Rituximab an acceptable biologic option for RA-associated bronchiectasis
The use of rituximab in the treatment of rheumatoid arthritis (RA)-associated bronchiectasis (BR) helps stabilize or improve pulmonary symptoms, with a more favourable respiratory survival over a 5-year follow-up as compared with tumour necrosis factor inhibitors (TNFi), according to a retrospective study.
Researchers examined the medical records of 800 RA patients treated with rituximab, among whom 68 patients (mean age, 63 years; 71 percent female) had RA-BR (prevalence, 8.5 percent). After treatment with rituximab, new BR (evaluated as the number of infective exacerbations per year) occurred in only 3/735 patients (incidence, 0.4 percent) after 1.7 years of exposure and at least two treatment cycles.
At month 12 after the first cycle of rituximab, in the group of 68 patients with RA-BR at baseline, 21 (31 percent) experienced fewer exacerbations than the year prior to treatment, 36 (53 percent) remained stable, and 11 (16 percent) had increased exacerbations. The rates of exacerbation improved after the second treatment cycle and stabilized up to five cycles.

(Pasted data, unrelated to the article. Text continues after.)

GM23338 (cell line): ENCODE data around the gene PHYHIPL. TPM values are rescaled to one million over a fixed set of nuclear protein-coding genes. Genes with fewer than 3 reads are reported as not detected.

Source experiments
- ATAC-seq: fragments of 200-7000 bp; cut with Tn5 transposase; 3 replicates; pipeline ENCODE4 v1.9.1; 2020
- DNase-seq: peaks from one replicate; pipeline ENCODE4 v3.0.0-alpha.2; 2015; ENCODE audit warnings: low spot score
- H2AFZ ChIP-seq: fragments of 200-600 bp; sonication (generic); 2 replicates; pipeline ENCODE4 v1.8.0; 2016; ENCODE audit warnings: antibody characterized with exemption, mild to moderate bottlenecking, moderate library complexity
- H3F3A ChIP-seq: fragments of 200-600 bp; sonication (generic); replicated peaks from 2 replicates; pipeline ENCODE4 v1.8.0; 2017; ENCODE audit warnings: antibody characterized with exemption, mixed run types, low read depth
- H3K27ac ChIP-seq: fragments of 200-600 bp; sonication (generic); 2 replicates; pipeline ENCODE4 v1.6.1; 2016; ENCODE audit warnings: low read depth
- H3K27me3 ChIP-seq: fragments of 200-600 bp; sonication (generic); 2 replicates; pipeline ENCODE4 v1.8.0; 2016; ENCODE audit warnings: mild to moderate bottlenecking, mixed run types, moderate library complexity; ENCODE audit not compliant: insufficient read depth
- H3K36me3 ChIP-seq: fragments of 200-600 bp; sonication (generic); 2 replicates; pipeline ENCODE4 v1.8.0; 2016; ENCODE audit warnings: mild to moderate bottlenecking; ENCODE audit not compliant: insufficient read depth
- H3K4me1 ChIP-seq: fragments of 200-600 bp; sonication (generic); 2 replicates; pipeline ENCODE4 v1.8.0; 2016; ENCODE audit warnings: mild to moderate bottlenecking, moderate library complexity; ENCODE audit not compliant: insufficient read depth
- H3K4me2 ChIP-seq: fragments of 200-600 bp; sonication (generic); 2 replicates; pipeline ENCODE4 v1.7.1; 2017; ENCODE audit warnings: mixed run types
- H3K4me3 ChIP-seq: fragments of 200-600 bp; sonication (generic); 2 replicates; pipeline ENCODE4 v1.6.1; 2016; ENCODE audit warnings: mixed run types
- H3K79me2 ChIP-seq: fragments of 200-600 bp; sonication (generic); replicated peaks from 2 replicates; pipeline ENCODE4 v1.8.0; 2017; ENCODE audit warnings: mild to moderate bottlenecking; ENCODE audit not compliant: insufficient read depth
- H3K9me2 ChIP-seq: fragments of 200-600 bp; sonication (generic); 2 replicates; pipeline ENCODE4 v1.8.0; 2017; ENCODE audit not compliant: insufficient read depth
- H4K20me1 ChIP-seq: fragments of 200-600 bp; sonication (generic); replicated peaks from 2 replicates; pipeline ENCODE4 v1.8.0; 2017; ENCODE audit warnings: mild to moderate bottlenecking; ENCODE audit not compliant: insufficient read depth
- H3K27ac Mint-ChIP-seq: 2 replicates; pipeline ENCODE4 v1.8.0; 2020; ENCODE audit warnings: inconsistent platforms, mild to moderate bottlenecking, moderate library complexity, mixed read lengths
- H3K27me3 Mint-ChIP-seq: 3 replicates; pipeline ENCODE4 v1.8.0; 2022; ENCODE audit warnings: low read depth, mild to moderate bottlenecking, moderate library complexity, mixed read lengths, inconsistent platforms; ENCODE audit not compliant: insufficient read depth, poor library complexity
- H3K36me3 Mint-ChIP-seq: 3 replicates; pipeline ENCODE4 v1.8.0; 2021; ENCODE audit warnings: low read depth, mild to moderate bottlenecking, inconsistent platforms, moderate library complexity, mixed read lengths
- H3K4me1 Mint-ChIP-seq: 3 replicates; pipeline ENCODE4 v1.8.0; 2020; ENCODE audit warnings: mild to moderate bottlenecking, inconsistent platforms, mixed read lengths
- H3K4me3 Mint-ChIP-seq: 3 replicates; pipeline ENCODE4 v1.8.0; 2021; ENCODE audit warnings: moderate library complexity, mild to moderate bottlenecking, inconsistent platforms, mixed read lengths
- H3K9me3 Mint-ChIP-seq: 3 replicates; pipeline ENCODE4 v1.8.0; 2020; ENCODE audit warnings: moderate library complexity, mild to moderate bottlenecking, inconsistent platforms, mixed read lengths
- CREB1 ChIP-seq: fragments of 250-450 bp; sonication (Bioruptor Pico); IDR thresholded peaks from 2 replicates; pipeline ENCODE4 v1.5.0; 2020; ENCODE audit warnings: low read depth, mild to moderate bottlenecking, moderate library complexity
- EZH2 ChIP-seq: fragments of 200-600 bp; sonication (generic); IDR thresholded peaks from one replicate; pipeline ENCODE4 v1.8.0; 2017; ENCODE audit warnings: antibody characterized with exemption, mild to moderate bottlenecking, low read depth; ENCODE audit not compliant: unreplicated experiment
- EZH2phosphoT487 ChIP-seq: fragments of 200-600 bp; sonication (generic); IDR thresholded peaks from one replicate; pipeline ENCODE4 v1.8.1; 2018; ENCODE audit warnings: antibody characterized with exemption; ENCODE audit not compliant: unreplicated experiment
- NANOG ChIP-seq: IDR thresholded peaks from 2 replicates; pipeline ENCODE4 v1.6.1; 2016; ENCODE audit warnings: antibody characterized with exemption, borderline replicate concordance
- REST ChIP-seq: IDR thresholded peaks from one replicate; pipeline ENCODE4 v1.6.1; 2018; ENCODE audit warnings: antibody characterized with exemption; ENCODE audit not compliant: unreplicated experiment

Of the 60 patients who received at least two rituximab cycles, seven (12 percent) had increased exacerbations and were associated with low immunoglobulin G, aspergillosis and concurrent alpha-1-antitrypsin deficiency.
The adjusted 5-year respiratory survival was better in rituximab-treated compared with TNFi-treated (n=46) RA-BR patients (hazard ratio, 0.40, 95 percent confidence interval, 0.17–0.96; p=0.041). Treatment was discontinued due to respiratory causes in eight patients in the rituximab group (11.8 percent) vs 15 patients in the TNFi group (32.6 percent).
The present data suggest that rituximab is an acceptable treatment choice for RA-BR patients, as well as support a definitive study of the drug for managing the condition from both an articular and a respiratory perspective, according to the researchers.